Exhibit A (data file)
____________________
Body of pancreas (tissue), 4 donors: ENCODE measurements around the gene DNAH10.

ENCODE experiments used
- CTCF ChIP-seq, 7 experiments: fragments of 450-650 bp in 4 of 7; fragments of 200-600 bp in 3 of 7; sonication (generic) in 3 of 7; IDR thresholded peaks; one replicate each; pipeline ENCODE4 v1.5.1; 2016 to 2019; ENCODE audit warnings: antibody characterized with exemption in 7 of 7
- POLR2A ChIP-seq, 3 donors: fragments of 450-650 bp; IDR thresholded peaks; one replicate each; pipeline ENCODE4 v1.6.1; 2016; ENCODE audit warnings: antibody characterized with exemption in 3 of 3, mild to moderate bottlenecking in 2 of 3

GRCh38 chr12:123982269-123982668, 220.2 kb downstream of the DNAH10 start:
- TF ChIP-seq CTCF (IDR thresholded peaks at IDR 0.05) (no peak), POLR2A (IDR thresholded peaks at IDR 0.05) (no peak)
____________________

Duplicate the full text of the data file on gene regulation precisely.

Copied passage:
Body of pancreas (tissue), 4 donors: ENCODE measurements around the gene DNAH10.

ENCODE experiments used
- CTCF ChIP-seq, 7 experiments: fragments of 450-650 bp in 4 of 7; fragments of 200-600 bp in 3 of 7; sonication (generic) in 3 of 7; IDR thresholded peaks; one replicate each; pipeline ENCODE4 v1.5.1; 2016 to 2019; ENCODE audit warnings: antibody characterized with exemption in 7 of 7
- POLR2A ChIP-seq, 3 donors: fragments of 450-650 bp; IDR thresholded peaks; one replicate each; pipeline ENCODE4 v1.6.1; 2016; ENCODE audit warnings: antibody characterized with exemption in 3 of 3, mild to moderate bottlenecking in 2 of 3

GRCh38 chr12:123982269-123982668, 220.2 kb downstream of the DNAH10 start:
- TF ChIP-seq CTCF (IDR thresholded peaks at IDR 0.05) (no peak), POLR2A (IDR thresholded peaks at IDR 0.05) (no peak)